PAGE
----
It's finally done. My first major step on my journey to have less stuff is complete. My shop was cluttered, inefficient, and completely out of hand; and now I'm back in control of my space. Well, mostly. Here's what I've learned from the first 30 days of purging my shop.
If you haven't read my last few pieces on the 30-day shop purge, feel free to check them out here and here. It's been a process, but I'm really glad I took it on. The shelves were full of half-finished projects: "someday I'll fix these," and "these have potential" pieces. There were boxes of trinkets and tools, and so. many. extra. screws. I had collected so much scrap wood that needed to be milled that entire shelves were sagging under the load. While purging it all, I learned a bit about myself, and the tendency to collect things to the point that they took over my space.
1. I need to embrace some reality - I don't know about you, but I have more projects than hours in the day. My to-do list grows at an alarming rate and soon enough the almost finished projects begin to stack up. Being aware of things I want to do someday shouldn't be an excuse to start collecting pieces for it now. What I mean by that is if I think I'm going to get into knife making within the next few years, collecting bits of metal, or files, or even a small forge right now would be unrealistic. But I did. I had parts for projects I want to do someday stashed all over the shop, and they just became more noise in a crowded space. Be brutally realistic about what you're doing now, there will be plenty of scrap and tools available for you whne you're actually ready to do it.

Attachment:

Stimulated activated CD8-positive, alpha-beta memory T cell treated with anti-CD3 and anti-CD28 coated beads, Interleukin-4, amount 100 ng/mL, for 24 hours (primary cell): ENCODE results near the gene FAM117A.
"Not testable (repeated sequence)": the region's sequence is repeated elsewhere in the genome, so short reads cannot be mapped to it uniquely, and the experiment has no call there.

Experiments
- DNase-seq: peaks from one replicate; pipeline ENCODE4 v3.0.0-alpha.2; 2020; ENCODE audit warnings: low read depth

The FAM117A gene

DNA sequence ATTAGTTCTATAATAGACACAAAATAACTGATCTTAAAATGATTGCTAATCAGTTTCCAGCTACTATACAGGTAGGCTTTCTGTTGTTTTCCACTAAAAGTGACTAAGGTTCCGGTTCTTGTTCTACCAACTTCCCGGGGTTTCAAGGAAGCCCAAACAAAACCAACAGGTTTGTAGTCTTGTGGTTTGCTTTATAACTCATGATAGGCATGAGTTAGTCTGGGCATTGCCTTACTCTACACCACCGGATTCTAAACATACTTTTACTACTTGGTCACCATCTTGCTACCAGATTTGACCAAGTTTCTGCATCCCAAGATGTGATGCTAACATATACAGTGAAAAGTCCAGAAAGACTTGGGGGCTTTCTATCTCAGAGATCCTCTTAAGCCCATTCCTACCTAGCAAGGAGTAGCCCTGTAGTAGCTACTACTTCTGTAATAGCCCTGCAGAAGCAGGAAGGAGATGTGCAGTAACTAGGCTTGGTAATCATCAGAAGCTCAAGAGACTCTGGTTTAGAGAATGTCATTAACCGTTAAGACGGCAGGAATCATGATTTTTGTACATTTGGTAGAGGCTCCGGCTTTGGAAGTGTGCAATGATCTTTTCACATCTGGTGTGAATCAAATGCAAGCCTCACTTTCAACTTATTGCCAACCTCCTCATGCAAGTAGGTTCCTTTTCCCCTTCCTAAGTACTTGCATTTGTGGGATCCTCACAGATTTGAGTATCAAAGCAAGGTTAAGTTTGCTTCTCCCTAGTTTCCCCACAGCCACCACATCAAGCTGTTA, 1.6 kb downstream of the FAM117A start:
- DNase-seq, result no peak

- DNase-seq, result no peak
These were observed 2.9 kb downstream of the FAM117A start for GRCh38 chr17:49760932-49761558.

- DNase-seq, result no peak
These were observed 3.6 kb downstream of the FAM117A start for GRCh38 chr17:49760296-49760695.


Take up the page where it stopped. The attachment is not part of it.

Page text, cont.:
2. Finish what you start - Most of us are good at starting things, and getting them about 95% finished. Those last few screws, or a simple little fitting, or just an adjustment can push out for months while we start in on the next project. That means a small piece has to be stashed away until it's time to really get it finished. Multiply that by a hundred projects and I had small pieces stashed all over that I knew needed to be finished off. That's a lot of space for things that just need to be done. I took a few afternoons and finished about a dozen at a time and finally tossed the last few pieces that I no longer needed.
3. A trip to the store is ok - When I was a kid, my grandfather's shop was a mini hardware store. Small trays and bolt jars lined the shelves, extra blades and tools filled the drawers. If you needed it, chances were it was in there somewhere. But you know what? We still headed to the store a few times a day during the projects around the farm. The problem was with so much in there, it was really hard to find that one thing you needed. Bolts, rubber washers, and random screws cluttered my shop and I felt horrible putting them into the "give away" coffee can. But once they were out of the shop, it made everything left much easier to find. (I still kept the standard screw and bolt collection, but just capped it at a more manageable size).
4. Embrace quality - I know it's hard to hear, but I recommend buying fewer tools (gasp). We all start out on a shoestring budget in the shop. Collecting all the essentials takes a lot of time, and money. So, I get the tendency to load up on the cheap stuff, and the helpful gadgets like flexible paint can funnels or spray paint triggers (yep, found a few of those). The problem with all of these little plastic gadgets, or sub-par tools is that they don't last. A few years down the road they will be trash and you will be buying it all over again. It was painful to purge my cheap chisels and screwdrivers, but they were just horrible to work with. That's why you need to save up a bit more and buy tools that will last. They will be more enjoyable to work with, and the stretch to get better things will stave off the tendency to clutter up your space.
With my shop organized, clean, and easy to navigate I think I'll be spending a lot more time out there. It's amazing how much faster I can do things without the clutter. As far as the purge, I'd call it a full success and there are a few more spaces in the house that I have my eye on next. This minimalist thing is a bit hard to ease into, but I'm starting to see everything from a different perspective. I'm tired of being the protector and caretaker for stuff, and if living with less means I can live a bit more free, I'm definitely up for that.